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Republicans Were Silent as Romney Played the Birther Card

September 21, 2015

The 2016 Republican presidential field is shocked--shocked!--that frontrunner Donald Trump refused to correct a questioner insisting President Obama is a Muslim foreigner. Recalling one of the finest moments for the GOP's 2008 nominee, Senator Lindsey Graham (R-SC) revealing explained, "This happens to all of us. It happened to John McCain. You have to push back."
But in 2012, none of the GOP's best and brightest pushed back when their man Mitt Romney casually played the Birther card.
As a quick backwards glance shows, it wasn't just Romney surrogates like John Sununu wishing "this president would learn how to be an American." On July 17, 2012, Mitt got in on the act, too, telling listeners that "his course is extraordinarily foreign." Two days later, Romney repeated the charge in response to the growing outcry about his mystery tax returns, shockingly low tax rate and private equity parasitism:

"This idea of criticizing and attacking success, of demonizing those in all walks of life who have been successful, is so foreign to us we simply can't understand it."

When Governor Romney wasn't accusing the President of the United States of being "extraordinarily foreign," he was providing aid and comfort to conservative fabulists claiming they could prove it. After all, Mitt Romney didn't just refuse to repudiate his Obama birth certificate fraud Donald Trump. Truth be damned, Romney suggested, instead arguing that cobbling together a majority--any majority--was what his candidacy was all about:

"You know, I don't agree with all the people who support me and my guess is they don't all agree with everything I believe in," Romney said. "But I need to get 50.1% or more and I'm appreciative to have the help of a lot of good people."

Among those "good people" were Romney's five sons, the same ones Mitt boasted in 2007 said "showing support for our nation" by "helping me get elected because they think I'd be a great president." The Five Brothers also regurgitated the Birther lies vomited forth by the likes of Limbaugh, Trump and Romney campaign traveling companion Jerome Corsi. When Tagg Romney wasn't joking about "taking a swing" at President Obama, his brother Matt got laughs from New Hampshire Republicans when he brushed off requests for his father's secret tax returns this way:

"I heard someone suggest the other day that as soon as President Obama releases his grades and birth certificate ...then maybe he'll do it."

While he later apologized on Twitter ("my bad"), there was no need for Matt to say sorry to dad. After all, in August 2012 Mitt Romney himself told an audience in Michigan:

"Now I love being home in this place where Ann and I were raised, where both of us were born," the GOP hopeful told the crowd. "Ann was born in Henry Ford Hospital. I was born at Harper Hospital. No one's ever asked to see my birth certificate, they know that this is the place that we were born and raised."

Those Michigan Republicans laughed and cheered. They certainly weren't going to be set straight by the GOP's leadership in Congress.
On January 23, 2011, the new House Majority Leader Eric Cantor (R-VA) told Meet the Press host David Gregory he would not speak out against those "who think that his birth certificate is inauthentic."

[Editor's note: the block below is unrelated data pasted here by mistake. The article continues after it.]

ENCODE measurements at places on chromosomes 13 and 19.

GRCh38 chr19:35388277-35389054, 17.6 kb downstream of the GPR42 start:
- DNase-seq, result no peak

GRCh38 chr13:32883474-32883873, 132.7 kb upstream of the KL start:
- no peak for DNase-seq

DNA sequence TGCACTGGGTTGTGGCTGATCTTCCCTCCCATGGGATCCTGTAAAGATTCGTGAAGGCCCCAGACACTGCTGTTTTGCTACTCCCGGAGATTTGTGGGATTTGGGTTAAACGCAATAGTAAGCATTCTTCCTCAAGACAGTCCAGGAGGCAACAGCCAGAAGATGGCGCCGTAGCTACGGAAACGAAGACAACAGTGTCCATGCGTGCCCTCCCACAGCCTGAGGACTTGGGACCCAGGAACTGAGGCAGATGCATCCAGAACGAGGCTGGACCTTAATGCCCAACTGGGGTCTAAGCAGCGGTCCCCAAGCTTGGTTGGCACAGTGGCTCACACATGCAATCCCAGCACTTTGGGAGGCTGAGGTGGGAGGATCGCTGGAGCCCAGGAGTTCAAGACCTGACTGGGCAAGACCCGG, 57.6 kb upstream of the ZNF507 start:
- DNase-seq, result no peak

GREGORY: Will you call that what it is, which is crazy talk?
CANTOR: [laughs] David, you know, a lot of that has been an issue sort of generated by not only the media but others in the country. Most Americans really are beyond that and they want us to focus -
GREGORY: Is somebody who brings that up engaging in crazy talk?
CANTOR: David I don't think it's nice to call anyone crazy, OK?

While Cantor ultimately acknowledged, "I think the president is a citizen of the United States," his boss John Boehner (R-OH) followed the same formula. Three weeks later, the new Speaker of the House told David Gregory, "I believe that the president is a citizen. I believe the president is a Christian, I'll take him at his word." But when Gregory pushed him to accept the "responsibility to stand up to that kind of ignorance," Boehner repeatedly refused.

David, it's not my job to tell the American people what to think. Our job in Washington is to listen to the American people...Listen, the American people have the right to think what they want to think. I can't -- it's not my job to tell them.

Apparently, that job belongs to the likes of Fox News, Rush Limbaugh and Donald Trump. Which is why a recent PPP poll found that "Trump Supporters Think Obama is A Muslim Born in Another Country":

Our new poll finds that Trump is benefiting from a GOP electorate that thinks Barack Obama is a Muslim and was born in another country, and that immigrant children should be deported. 66% of Trump's supporters believe that Obama is a Muslim to just 12% that grant he's a Christian. 61% think Obama was not born in the United States to only 21% who accept that he was...
Trump's beliefs represent the consensus among the GOP electorate. 51% overall want to eliminate birthright citizenship. 54% think President Obama is a Muslim. And only 29% grant that President Obama was born in the United States. That's less than the 40% who think Canadian born Ted Cruz was born in the United States.

These numbers have only increased since Barack Hussein Obama first took the oath of office. But the Republicans who said nothing when Mitt Romney trafficked in typical Tea Party race-baiting. The change came about not because the GOP's White House rivals look down on Donald Trump, but precisely because they are looking up at him.


About

Jon Perr
Jon Perr is a technology marketing consultant and product strategist who writes about American politics and public policy.

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